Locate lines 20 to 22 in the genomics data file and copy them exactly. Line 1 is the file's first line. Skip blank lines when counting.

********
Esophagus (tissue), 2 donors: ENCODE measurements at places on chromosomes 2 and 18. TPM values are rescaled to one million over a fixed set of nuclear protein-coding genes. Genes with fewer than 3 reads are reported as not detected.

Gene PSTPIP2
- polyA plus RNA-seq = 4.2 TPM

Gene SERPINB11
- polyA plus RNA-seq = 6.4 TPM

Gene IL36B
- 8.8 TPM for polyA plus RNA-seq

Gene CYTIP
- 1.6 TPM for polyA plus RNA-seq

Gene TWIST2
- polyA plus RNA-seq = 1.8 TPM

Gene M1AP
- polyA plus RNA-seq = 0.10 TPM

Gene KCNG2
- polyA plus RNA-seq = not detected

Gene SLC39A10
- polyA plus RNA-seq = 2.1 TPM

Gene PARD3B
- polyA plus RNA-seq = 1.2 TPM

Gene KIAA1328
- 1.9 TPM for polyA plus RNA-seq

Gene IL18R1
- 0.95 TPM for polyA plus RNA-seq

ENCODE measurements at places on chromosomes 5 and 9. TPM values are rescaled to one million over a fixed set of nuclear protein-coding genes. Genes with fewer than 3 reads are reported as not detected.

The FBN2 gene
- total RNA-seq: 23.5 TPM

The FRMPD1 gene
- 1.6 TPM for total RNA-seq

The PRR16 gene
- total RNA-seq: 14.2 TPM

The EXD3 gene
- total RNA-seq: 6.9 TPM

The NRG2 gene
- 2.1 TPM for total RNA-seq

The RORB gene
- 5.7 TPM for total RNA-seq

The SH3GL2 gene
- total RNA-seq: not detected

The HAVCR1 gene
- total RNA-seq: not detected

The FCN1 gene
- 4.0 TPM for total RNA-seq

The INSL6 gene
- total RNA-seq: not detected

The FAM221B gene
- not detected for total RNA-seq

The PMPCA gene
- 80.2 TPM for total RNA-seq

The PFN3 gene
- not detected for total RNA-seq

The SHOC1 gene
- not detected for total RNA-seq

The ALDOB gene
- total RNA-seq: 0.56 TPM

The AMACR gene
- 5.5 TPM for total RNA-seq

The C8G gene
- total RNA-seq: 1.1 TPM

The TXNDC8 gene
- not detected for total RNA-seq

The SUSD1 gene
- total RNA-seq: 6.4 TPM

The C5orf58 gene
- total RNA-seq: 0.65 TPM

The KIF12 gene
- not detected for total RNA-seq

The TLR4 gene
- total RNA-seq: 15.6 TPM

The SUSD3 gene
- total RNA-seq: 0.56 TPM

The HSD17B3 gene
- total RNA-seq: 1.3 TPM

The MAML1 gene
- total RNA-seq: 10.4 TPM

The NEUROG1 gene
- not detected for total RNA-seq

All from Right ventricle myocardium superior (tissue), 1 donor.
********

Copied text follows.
Gene KIAA1328
- 1.9 TPM for polyA plus RNA-seq

Gene IL18R1